Luvambo Well Rehabilitation Project

Regional Program:
Western Kenya WaSH Program

Latitude 0.51
Longitude 34.79

200 Served

Project Status:

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Stories and Community Profile

This project is a part of our shared program with Safe Water and Sustainable Hygiene Initiative (SAWASHI). Our team is pleased to directly share the below report (edited for clarity, as needed).

Welcome to the Community

Luvambo Community rests on rocky land between two other communities, Mahusi and Namushiya. The huge stones dotting this area make it almost impossible to farm anything. To take advantage of this situation, community members earn money by breaking the stones and selling them to construction companies. This is the daily work done by men. Women are engaged in small business such as selling vegetables and bananas in the nearby shopping center, or just focus on doing household chores and taking care of the children.

The children attend the local public primary school. Most community members are Christians who belong to different denominations such as Seventh Day Adventist, Friends Church Quakers and Pentecostal Assembles of God.

Water Situation

Since men are the primary breadwinners, women are those most responsible for fetching water. This community does not have a local water source, so women and children are forced to leave the village in search of water. There are two springs that women and children frequent, one protected and one unprotected. An unprotected spring is in its natural state, but a protected spring has a discharge pipe and catchment area that protect the water from contaminants. Unfortunately, this protected spring is a lengthy walk. It’s over two kilometers away! But if a family needs drinking water, this is the only place to go, since the unprotected spring is open to contaminants that are washed into the water during rains.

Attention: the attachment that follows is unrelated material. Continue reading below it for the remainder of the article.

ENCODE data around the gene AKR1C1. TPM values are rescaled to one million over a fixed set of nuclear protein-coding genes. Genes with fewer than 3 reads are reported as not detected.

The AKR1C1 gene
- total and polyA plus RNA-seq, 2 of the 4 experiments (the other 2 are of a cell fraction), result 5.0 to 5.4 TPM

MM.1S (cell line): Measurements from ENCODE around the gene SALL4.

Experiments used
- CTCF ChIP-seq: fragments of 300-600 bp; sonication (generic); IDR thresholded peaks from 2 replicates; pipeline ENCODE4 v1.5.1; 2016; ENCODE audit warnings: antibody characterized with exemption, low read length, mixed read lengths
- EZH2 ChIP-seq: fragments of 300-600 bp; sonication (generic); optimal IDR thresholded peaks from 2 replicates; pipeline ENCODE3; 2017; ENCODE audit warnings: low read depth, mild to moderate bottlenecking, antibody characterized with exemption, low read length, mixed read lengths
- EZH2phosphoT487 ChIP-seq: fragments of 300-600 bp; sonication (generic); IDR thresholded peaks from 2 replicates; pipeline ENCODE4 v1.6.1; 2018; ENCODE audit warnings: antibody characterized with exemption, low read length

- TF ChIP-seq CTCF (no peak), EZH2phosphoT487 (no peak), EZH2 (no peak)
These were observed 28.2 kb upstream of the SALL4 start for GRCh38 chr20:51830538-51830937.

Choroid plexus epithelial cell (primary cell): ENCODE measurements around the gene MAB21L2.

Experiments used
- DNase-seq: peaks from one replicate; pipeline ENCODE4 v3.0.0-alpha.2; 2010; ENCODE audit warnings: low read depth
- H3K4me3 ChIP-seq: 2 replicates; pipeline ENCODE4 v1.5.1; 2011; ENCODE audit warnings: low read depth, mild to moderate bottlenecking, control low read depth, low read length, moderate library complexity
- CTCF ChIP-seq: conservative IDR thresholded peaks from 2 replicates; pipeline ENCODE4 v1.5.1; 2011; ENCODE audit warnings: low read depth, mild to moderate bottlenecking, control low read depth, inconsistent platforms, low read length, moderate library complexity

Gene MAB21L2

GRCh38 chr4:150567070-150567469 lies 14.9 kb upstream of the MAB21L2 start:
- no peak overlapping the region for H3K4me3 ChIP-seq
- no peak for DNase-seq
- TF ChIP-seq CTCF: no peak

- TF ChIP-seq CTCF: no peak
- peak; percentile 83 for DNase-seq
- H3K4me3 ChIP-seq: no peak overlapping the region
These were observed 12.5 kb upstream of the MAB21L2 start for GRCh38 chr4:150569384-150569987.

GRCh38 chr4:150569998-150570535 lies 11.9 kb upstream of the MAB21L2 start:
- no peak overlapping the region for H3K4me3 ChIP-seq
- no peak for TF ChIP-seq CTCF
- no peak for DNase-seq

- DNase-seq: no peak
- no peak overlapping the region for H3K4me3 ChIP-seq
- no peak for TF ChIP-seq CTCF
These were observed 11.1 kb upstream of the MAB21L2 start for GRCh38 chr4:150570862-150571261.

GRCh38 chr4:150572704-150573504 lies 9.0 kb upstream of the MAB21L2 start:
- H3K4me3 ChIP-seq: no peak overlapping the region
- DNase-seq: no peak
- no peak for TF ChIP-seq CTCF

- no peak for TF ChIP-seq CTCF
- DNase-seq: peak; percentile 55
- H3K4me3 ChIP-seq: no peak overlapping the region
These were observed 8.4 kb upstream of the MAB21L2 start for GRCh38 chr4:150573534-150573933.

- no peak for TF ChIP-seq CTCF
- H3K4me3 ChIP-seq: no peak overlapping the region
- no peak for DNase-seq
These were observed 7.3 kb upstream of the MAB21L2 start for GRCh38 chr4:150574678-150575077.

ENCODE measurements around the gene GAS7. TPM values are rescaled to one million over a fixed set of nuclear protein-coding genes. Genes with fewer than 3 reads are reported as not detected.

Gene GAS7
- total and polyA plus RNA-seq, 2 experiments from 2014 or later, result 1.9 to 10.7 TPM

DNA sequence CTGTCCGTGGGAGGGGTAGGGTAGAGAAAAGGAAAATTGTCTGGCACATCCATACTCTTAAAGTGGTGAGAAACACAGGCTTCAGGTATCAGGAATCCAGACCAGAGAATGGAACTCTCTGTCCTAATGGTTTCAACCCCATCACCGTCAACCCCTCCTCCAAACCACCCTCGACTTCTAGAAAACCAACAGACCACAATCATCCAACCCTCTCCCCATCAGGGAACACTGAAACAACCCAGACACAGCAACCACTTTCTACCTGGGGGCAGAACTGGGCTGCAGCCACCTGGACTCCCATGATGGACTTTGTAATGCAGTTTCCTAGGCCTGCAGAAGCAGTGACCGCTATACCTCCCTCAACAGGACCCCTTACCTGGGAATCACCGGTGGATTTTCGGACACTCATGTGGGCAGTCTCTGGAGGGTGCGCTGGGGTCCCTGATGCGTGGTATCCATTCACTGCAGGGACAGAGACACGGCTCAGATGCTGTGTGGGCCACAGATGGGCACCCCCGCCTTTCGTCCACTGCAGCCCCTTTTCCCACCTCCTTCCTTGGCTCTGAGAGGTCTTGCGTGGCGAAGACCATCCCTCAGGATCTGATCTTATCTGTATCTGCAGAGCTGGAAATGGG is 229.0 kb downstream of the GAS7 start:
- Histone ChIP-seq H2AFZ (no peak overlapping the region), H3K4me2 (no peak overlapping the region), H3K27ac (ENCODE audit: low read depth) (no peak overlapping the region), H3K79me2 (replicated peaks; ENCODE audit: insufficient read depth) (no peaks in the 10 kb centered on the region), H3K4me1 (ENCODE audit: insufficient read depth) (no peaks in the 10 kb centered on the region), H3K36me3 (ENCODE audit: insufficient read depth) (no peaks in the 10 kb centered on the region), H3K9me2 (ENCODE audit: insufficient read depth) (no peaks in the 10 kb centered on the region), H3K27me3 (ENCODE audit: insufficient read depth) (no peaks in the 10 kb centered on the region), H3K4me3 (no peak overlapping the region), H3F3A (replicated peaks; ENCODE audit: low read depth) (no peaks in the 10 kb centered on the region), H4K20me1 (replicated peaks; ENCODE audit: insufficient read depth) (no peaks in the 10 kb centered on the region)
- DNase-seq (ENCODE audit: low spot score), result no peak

Once delivered back home, water is poured from the plastic jerrycan into a covered clay pot and reserved for drinking. Any remainder is left in the fetching container and used for domestic chores. If the water is visibly contaminated, a mother will filter out that dirt before serving it to her family. Filtering or not, community members commonly suffer from typhoid and diarrhea. Julius Shikuku told us, “My grandchildren are often taken to the nearby dispensary for vomiting and diarrhea.”

Sanitation Situation

Around half of households in Luvambo Community have a pit latrine. These are made of mud and floored with wooden slats. Not many families have a bathing room for practicing personal hygiene, while a few more have helpful tools such as dish racks and clotheslines. We couldn’t find anywhere for hand-washing.

Plans: Hygiene and Sanitation Training

Community members will be trained for two days on applicable hygiene and sanitation practices. The facilitator will use the PHAST (Participatory Hygiene and Sanitation Training) method to teach about topics like:

– Proper water storage and treatment

– How to build a hand-washing station and how to use it

– Proper food preparation and storage

– Waste disposal

– How disease is spread and how to block its transmission

We also plan to supplement the “DIY hand-washing stations” with two of our own more permanent solutions that come in the form of water taps on metal stands. These two stations will be delivered to the well location so that locals can wash their hands before using the pump. Training will also result in the formation of a water user committee which will oversee, manage, and maintain the rehabilitated well.

Plans: Well Rehabilitation